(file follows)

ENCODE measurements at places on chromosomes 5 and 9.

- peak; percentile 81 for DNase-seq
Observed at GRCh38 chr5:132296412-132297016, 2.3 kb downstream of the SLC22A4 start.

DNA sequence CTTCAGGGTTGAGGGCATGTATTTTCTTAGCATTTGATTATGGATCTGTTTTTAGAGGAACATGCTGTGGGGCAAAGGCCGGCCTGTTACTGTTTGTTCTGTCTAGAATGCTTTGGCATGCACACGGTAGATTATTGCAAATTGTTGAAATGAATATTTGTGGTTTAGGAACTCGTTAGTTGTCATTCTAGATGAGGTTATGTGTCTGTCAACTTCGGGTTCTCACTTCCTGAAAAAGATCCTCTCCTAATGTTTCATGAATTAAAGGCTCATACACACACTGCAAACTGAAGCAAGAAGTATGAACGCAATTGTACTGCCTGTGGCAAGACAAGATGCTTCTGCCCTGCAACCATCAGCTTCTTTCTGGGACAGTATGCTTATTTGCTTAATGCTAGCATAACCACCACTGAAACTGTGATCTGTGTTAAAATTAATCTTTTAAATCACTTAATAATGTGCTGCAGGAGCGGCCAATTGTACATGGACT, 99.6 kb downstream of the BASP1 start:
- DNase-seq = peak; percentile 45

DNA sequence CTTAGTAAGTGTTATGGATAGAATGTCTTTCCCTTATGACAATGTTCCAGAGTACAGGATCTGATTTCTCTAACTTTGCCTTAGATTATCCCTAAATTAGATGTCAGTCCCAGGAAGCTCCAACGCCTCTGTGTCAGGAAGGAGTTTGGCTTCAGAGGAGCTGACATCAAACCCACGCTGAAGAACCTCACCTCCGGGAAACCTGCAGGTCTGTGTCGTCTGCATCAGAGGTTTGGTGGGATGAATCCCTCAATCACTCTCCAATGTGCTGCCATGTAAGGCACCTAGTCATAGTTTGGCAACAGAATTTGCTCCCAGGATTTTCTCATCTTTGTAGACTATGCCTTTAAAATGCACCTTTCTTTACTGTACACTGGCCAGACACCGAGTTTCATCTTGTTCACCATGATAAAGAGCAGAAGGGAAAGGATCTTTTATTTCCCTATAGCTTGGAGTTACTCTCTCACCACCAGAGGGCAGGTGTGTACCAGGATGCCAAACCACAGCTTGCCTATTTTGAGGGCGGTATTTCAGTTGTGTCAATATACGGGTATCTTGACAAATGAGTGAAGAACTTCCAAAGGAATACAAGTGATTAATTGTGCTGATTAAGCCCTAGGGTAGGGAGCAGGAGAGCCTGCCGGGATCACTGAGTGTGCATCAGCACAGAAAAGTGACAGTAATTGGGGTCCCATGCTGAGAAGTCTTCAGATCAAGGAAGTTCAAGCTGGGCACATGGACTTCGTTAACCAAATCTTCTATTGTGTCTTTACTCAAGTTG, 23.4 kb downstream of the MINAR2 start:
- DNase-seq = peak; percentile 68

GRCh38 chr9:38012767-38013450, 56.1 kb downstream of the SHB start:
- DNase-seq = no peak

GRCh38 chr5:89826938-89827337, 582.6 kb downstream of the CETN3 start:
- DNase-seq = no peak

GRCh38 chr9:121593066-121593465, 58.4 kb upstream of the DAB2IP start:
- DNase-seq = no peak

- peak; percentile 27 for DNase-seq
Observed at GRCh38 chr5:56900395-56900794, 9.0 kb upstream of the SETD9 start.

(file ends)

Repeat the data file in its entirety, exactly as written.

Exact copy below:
ENCODE measurements at places on chromosomes 5 and 9.

- peak; percentile 81 for DNase-seq
Observed at GRCh38 chr5:132296412-132297016, 2.3 kb downstream of the SLC22A4 start.

DNA sequence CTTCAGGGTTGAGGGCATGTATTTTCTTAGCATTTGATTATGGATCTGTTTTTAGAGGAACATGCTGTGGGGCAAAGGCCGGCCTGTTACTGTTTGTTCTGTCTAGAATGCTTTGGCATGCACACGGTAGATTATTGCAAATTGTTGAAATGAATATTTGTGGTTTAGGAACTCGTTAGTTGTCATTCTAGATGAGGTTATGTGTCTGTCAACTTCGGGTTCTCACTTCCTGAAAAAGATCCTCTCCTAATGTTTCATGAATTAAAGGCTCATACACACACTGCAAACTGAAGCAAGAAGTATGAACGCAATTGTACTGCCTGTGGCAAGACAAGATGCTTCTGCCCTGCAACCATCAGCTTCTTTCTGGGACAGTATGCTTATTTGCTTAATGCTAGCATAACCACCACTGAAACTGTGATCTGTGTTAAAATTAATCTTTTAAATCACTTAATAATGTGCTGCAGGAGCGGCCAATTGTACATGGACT, 99.6 kb downstream of the BASP1 start:
- DNase-seq = peak; percentile 45

DNA sequence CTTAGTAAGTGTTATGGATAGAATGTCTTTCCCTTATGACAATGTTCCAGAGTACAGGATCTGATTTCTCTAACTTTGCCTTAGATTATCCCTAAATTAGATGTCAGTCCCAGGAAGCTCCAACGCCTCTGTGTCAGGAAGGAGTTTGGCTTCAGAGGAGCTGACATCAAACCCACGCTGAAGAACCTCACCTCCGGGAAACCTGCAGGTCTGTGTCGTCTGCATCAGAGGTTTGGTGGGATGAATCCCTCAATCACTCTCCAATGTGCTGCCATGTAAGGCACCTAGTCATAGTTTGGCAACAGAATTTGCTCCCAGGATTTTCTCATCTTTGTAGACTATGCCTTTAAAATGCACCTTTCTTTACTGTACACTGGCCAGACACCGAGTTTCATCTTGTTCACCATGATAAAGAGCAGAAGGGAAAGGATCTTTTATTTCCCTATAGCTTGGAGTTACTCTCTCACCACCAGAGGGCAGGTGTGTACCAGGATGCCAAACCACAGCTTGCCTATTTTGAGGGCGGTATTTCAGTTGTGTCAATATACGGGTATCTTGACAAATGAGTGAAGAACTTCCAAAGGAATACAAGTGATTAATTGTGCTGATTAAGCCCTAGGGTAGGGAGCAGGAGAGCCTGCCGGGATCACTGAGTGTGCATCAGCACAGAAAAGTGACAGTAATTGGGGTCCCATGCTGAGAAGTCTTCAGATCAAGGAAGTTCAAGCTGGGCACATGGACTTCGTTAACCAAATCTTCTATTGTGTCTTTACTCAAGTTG, 23.4 kb downstream of the MINAR2 start:
- DNase-seq = peak; percentile 68

GRCh38 chr9:38012767-38013450, 56.1 kb downstream of the SHB start:
- DNase-seq = no peak

GRCh38 chr5:89826938-89827337, 582.6 kb downstream of the CETN3 start:
- DNase-seq = no peak

GRCh38 chr9:121593066-121593465, 58.4 kb upstream of the DAB2IP start:
- DNase-seq = no peak

- peak; percentile 27 for DNase-seq
Observed at GRCh38 chr5:56900395-56900794, 9.0 kb upstream of the SETD9 start.